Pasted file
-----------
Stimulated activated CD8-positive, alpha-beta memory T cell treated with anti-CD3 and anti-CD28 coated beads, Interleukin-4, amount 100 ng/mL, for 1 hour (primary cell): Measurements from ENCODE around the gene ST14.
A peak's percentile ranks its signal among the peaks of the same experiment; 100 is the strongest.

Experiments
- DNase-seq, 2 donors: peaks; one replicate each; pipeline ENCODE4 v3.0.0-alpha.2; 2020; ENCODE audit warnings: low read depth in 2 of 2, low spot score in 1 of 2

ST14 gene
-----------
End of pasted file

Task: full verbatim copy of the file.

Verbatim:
Stimulated activated CD8-positive, alpha-beta memory T cell treated with anti-CD3 and anti-CD28 coated beads, Interleukin-4, amount 100 ng/mL, for 1 hour (primary cell): Measurements from ENCODE around the gene ST14.
A peak's percentile ranks its signal among the peaks of the same experiment; 100 is the strongest.

Experiments
- DNase-seq, 2 donors: peaks; one replicate each; pipeline ENCODE4 v3.0.0-alpha.2; 2020; ENCODE audit warnings: low read depth in 2 of 2, low spot score in 1 of 2

ST14 gene